Book review by Anna Maher

Baby-led Weaning - helping your child to love good food

By: Gill Rapley and Tracey Murkett 

Vermillion Publishers 2008

256pp Paperback Book 10.99 

ISBN: 978-0-09-192380-8 

The idea with baby-led weaning is that it is a way of introducing solid foods that allows babies to feed themselves from the start - there's no spoon feeding and no purees. The baby sits with the family at mealtimes and joins in when she is ready, feeding herself first with her fingers and later with cutlery. 

The benefits of baby-led weaning as laid out by the authors are: 

* allows babies to explore taste, texture, colour and smell 

* encourages independence and confidence 

* helps to develop their hand-eye coordination and chewing skills 

* makes picky eating and mealtime battles less likely 

The authors believe that all healthy babies can begin to feed themselves from about six months. They just need to be given the opportunity. As we started weaning our daughter we started on purees and the 'traditional' method of introducing solid food, mainly because I was worried that she wasn't going to get enough food into her to gain the weight that she needed (she was a little under weight for her age) just by feeding herself. I read 'Baby-led Weaning; Helping your baby to love good food' before this though and thought the method very sensible on paper so we've tried to combine the two methods from six months before moving on to only finger foods from about ten months. 

 Before you embark on baby-led weaning there are a few things to consider and keep in mind: the book advises to start this method of solid food feeding at 6 months, to make sure the baby can sit independently, don't cut the food too small, introduce a wide variety of foods from the early days, eat with your child, don't get emotional about it, make sure the baby isn't too hungry so can experiment and play with the food, expect mealtimes to last a fair while and expect a mess. 

The range of foods that the baby can eat herself at this early age is actually pretty wide. Providing the pieces are large enough for the baby to pick up and get into their mouth they can eat strips of meat, cheese, root vegetables, green vegetables, bread (toast), veg pattie and, fruit and berries amongst others. When we did start giving our daughter only foods that she could eat herself (well, when she insisted on this!), the main problem was that I did find it hard to keep the variety up and it seemed a bit harder to find new and tasty finger foods without a lot of preparation on my part.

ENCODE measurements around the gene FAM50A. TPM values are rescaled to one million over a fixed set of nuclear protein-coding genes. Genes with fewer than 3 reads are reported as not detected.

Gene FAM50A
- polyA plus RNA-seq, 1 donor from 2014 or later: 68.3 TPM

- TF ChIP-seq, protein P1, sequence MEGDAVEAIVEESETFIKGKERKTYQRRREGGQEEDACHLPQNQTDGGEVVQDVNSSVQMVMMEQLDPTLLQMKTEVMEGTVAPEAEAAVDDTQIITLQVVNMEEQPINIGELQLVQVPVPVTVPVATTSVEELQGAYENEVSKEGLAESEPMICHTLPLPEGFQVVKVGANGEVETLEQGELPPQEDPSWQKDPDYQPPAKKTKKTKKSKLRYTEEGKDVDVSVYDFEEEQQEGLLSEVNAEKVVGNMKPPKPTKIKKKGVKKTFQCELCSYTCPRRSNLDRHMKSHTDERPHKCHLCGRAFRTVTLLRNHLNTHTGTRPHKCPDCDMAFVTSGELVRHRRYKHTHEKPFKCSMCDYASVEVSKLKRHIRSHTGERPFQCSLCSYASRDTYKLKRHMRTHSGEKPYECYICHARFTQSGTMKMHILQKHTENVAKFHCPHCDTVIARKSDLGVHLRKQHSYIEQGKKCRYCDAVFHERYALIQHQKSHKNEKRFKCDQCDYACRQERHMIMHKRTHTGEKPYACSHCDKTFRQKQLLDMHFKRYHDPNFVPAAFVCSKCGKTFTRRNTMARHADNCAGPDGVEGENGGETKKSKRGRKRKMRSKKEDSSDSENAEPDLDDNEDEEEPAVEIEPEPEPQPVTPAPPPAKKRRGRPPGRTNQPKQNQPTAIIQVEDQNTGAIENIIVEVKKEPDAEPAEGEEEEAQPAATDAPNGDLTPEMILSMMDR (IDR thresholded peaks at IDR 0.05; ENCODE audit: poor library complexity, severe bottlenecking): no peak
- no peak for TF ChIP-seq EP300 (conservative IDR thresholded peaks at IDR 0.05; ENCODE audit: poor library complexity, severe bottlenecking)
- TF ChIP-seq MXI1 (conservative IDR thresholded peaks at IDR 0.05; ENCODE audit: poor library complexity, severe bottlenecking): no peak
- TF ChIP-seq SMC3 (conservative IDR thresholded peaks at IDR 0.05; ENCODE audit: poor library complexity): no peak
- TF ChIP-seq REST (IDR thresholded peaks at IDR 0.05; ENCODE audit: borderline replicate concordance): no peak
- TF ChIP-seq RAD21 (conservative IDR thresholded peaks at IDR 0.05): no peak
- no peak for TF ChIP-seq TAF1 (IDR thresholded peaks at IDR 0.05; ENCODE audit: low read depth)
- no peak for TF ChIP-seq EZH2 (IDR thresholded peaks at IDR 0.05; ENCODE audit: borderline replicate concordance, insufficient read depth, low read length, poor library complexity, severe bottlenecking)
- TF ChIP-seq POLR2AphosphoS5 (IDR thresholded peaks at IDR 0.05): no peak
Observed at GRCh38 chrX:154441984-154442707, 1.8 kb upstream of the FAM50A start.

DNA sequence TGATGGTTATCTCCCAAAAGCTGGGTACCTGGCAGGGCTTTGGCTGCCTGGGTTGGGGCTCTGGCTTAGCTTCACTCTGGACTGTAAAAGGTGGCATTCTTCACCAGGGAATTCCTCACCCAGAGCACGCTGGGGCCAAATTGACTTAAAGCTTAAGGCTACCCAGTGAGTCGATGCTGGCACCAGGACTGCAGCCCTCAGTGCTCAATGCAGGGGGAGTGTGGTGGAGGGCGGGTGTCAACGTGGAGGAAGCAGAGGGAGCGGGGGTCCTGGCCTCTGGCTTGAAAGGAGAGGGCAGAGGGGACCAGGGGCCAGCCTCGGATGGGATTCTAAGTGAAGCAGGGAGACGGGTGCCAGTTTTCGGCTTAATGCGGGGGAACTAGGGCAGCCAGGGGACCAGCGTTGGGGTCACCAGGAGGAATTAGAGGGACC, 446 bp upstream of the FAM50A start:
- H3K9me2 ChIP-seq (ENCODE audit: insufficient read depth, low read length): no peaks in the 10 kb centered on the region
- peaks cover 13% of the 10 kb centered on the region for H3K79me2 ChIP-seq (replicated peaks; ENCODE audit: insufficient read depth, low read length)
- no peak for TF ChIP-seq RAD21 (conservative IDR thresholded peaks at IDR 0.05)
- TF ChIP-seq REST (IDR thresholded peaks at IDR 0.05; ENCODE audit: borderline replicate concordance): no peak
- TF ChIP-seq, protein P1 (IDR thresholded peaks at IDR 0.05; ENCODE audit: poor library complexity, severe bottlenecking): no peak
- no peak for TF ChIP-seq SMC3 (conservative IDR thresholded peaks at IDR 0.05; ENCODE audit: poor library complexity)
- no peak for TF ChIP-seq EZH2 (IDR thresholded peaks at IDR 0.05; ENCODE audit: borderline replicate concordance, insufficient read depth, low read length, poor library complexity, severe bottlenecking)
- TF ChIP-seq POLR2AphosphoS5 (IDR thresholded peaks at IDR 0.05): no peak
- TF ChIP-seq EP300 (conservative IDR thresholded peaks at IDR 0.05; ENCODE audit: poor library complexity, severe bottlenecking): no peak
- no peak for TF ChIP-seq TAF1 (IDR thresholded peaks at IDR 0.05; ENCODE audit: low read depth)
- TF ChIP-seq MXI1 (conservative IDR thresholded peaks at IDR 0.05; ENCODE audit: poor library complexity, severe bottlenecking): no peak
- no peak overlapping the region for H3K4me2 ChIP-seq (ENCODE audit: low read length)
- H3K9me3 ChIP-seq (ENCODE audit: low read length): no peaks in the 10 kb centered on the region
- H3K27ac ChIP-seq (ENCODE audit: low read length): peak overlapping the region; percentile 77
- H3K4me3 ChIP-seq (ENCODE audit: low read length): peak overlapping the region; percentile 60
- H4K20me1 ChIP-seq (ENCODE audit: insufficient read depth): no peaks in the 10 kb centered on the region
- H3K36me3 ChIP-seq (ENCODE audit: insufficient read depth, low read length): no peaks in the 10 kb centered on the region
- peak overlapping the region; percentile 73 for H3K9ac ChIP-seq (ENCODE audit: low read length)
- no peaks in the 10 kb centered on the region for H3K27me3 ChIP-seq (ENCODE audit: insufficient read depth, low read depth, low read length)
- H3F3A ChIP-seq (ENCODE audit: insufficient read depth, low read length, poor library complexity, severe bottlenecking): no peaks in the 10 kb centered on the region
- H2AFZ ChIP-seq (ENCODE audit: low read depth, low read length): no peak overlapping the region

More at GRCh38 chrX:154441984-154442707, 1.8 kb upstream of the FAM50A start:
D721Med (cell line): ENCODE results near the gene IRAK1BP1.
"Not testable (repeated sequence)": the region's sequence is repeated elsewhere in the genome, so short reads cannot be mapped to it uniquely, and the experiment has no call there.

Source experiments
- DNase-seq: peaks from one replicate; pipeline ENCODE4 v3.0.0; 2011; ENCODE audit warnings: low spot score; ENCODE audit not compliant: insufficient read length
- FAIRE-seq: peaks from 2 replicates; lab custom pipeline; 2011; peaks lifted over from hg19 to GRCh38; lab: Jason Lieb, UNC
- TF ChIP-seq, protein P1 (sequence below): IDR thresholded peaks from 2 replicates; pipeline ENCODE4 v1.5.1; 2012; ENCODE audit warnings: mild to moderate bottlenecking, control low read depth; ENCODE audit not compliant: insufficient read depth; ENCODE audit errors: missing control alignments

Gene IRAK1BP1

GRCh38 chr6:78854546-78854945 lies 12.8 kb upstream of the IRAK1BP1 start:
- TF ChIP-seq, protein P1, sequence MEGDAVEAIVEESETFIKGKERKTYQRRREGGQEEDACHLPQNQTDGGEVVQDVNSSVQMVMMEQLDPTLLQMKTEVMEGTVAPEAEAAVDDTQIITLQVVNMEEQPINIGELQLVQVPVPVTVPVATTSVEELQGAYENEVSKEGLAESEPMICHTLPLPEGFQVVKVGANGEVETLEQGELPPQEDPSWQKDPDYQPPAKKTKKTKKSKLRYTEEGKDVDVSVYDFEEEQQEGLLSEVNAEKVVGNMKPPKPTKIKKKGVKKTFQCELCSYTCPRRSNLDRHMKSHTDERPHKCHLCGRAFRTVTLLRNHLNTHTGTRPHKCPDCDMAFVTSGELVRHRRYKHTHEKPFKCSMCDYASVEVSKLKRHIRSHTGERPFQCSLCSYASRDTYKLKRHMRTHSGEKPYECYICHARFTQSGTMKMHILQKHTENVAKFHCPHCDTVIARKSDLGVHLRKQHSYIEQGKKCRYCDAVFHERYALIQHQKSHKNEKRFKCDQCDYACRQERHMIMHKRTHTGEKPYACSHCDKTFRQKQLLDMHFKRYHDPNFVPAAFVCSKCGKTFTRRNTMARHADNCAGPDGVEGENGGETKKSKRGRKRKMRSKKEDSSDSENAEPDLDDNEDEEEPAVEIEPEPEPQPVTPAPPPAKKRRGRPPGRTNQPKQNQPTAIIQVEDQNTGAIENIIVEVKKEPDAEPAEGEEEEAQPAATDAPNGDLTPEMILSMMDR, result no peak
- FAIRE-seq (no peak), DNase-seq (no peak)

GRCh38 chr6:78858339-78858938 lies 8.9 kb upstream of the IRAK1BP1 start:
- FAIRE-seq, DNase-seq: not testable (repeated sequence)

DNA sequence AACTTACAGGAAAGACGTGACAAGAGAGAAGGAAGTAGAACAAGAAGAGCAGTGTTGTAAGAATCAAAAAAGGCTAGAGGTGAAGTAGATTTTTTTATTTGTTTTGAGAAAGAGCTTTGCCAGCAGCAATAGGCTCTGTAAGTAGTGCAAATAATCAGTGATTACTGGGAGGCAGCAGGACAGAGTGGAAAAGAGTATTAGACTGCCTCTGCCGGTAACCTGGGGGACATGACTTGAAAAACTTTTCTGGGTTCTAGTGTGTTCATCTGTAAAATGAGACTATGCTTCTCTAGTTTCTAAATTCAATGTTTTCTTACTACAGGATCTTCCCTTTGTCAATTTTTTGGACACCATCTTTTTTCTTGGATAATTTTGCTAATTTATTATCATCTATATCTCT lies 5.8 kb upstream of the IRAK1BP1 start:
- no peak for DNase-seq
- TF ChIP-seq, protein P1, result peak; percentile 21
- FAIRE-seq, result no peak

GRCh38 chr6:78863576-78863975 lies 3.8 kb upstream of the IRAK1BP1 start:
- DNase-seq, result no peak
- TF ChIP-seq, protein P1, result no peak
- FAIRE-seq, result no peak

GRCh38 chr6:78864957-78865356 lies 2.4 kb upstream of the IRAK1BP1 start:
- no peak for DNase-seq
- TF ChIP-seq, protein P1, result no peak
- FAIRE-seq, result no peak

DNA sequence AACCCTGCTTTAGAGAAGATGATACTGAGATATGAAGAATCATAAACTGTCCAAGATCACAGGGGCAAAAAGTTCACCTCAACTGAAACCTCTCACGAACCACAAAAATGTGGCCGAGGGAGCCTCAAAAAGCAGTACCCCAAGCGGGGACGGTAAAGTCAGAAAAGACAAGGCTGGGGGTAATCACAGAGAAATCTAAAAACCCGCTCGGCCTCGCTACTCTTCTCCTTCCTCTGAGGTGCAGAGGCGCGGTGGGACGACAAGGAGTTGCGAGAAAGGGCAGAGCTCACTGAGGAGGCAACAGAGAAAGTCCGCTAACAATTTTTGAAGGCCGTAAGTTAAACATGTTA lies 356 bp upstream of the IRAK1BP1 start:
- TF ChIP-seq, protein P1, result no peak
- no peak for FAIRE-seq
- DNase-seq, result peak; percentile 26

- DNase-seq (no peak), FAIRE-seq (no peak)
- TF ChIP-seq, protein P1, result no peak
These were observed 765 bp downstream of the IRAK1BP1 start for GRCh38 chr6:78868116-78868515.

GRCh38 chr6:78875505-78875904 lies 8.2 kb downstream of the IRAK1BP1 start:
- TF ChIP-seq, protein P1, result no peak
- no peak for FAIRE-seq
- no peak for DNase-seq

After a little while though and a bit of research I have found quick and easy recipes with foods that can be frozen which is key for busy working mums. 

From my experience I have found that the real life advantages and disadvantages are: 


- once you've mastered the method it saves time

- it is easier for all the family to eat the same food before the baby can feed herself with cutlery and you don't need separate time to feed your baby

- with a strong-willed baby it is just essential if they won't be spoon fed

 - it is easier to take the baby out for mealtimes as they can generally eat food from your plate 


- it's pretty messy, especially in the early days, especially on the floor

- it's hard to explain to others who might be looking after the baby 

- sometimes it may take your child a very long time to eat 

- it's nerve wracking to believe that they can pick and eat what they need to eat and will get enough  overall though this method seems to be total common sense, it requires patience and faith (and vigilance) but once through the early days it does encourage a healthy approach to food for the baby. 

It's too early for us to know with our daughter if it will foster this healthy approach in the long term but so far it seems to be working well and with such an important topic that is good enough for me! 

Anna Maher, mother to Elise 10.5 months